According to the head of Activision, Aerosmith has made more money from licensing their songs and image for the Guitar Hero: Aerosmith game than from any one of their albums.
This should really come as no surprise. Even back in the recording industry's most profitable days, bands were almost always making more money from live appearances, merchandise, and (if you go back far enough), selling sheet music. From a business perspective, bands like Aerosmith have always been t-shirt salesmen more than record salesmen.
Sweet licensing deals for everything like video games, movie soundtracks, and even roller coasters is where the real money is at.
Activision says Guitar Hero: Aerosmith has earned the band more royalties than any of their albums. Activision chief executive Bobby Kotick was quoted by MTV Multiplayer at the company's analyst day as saying that the band is enjoying more than just exposure to new fans and renewed interest of loyal rockers thanks to the videogame tie-in.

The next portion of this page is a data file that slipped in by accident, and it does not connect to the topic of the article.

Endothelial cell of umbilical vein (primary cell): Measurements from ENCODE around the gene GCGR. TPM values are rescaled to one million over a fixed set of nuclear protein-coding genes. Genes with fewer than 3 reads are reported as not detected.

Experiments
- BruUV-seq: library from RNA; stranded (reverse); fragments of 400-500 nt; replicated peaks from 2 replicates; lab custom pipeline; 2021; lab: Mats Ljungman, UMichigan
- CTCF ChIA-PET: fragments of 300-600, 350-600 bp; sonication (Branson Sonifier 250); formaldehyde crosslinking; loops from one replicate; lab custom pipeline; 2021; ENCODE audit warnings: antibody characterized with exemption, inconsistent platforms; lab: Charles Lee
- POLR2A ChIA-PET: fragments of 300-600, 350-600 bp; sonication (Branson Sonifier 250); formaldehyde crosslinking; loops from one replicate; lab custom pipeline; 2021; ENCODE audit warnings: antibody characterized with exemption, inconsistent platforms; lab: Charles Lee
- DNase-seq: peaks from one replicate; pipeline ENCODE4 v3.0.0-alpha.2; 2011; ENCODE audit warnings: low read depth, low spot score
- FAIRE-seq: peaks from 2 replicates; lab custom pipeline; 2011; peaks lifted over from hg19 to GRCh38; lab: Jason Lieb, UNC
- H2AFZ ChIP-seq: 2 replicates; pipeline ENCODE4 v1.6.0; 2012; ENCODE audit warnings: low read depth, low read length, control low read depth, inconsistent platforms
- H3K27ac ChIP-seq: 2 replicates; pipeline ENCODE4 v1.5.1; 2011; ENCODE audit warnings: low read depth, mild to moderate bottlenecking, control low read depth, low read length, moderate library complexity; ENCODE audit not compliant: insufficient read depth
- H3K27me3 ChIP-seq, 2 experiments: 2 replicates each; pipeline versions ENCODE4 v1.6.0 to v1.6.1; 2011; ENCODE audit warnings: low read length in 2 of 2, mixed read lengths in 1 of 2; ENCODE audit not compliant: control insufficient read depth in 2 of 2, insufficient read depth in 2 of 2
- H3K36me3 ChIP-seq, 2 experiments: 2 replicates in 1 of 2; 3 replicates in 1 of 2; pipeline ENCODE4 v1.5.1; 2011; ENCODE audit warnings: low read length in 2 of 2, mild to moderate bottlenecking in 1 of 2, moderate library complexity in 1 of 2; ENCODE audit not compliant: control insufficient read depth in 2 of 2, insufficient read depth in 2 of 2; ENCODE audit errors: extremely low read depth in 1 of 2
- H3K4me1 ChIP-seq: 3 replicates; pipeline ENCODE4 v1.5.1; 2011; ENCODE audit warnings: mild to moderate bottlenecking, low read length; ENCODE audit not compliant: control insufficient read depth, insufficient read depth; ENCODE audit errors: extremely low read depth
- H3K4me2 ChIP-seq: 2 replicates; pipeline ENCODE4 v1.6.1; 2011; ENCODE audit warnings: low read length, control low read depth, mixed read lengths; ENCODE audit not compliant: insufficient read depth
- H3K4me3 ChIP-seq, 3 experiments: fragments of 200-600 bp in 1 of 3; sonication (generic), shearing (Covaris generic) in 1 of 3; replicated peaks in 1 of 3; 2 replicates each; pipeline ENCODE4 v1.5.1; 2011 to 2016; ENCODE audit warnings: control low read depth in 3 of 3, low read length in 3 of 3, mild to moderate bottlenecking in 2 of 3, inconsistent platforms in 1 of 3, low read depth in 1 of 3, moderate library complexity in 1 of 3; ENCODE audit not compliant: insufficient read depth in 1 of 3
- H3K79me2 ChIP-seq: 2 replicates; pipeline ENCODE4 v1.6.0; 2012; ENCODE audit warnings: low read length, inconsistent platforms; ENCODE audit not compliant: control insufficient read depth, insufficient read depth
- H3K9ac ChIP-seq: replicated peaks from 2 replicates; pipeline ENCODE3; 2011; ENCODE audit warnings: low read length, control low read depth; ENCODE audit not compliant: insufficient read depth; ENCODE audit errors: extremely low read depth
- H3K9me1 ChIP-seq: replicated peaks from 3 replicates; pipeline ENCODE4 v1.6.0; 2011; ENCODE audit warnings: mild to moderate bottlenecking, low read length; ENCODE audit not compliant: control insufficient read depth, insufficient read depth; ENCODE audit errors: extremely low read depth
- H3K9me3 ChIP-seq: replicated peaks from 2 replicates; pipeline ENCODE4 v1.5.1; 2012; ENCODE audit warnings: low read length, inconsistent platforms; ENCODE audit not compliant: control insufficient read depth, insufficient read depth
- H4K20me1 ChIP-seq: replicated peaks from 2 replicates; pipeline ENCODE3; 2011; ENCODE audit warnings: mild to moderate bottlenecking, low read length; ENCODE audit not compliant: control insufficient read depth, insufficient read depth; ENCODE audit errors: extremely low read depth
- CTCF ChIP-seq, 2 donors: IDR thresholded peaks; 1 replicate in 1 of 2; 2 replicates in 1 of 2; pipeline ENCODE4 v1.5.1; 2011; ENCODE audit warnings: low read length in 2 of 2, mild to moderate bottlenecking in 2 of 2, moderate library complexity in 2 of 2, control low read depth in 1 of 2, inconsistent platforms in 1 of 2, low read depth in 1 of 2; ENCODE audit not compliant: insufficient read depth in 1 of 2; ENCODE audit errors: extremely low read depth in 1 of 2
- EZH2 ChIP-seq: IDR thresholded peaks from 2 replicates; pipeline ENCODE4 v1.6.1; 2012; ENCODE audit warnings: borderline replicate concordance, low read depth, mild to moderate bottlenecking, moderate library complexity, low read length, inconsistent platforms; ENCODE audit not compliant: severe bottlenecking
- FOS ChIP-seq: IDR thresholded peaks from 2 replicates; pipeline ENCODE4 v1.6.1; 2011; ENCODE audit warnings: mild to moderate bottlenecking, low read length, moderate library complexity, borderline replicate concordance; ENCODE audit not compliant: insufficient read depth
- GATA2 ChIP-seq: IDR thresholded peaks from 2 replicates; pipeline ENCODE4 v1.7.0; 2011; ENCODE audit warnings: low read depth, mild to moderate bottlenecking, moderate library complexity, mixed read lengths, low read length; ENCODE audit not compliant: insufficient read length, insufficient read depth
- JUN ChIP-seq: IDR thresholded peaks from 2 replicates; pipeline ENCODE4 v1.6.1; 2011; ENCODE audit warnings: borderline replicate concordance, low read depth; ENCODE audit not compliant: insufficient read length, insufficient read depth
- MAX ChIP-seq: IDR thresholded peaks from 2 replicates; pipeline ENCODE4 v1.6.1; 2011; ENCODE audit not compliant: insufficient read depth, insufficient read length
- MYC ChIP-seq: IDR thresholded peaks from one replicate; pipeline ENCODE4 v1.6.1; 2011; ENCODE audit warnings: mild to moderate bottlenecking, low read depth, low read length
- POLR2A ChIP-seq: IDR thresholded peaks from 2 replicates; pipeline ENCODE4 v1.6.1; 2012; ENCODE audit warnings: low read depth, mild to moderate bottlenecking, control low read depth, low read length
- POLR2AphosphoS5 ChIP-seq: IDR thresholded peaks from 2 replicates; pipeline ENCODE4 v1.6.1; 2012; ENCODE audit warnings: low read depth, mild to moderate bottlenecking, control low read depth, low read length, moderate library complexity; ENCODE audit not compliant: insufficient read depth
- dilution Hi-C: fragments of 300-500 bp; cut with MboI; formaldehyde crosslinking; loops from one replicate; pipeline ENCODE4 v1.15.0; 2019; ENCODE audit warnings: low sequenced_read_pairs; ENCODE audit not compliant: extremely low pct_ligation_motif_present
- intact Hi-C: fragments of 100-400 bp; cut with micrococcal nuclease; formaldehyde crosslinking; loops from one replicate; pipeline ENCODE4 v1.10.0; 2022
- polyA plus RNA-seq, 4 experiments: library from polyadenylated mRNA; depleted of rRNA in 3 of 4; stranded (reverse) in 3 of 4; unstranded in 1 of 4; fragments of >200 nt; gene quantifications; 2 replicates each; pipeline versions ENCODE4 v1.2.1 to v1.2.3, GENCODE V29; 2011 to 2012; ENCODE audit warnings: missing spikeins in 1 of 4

"[Their] version of Guitar Hero generated far more in revenues than any Aerosmith album ever has," Kotick said. "Merchandising, concert sales, their ability to sign a new contract [have] all been unbelievably influenced by their participation in Guitar Hero."
Back in 2008, first week sales for the game topped 567,000 copies and by 2010 more than 3.6 million copies had been sold. On top of the money they made from licensing to Activision, the band saw a huge uptick in sales from their back catalog as well. The game was a great advertising tool, driving more attention for album sales, and continued popularity of the band which expanded further licensing opportunities — the great circle of life in the music business.
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Image from the Associated Press: Steve Tyler, lead singer of Aerosmith, right, and bass player Tom Hamilton, left, perform for the crowd at the Concert for Walden Woods on Monday, Sept. 6, 1993, at Foxboro Stadium in Foxboro, Mass.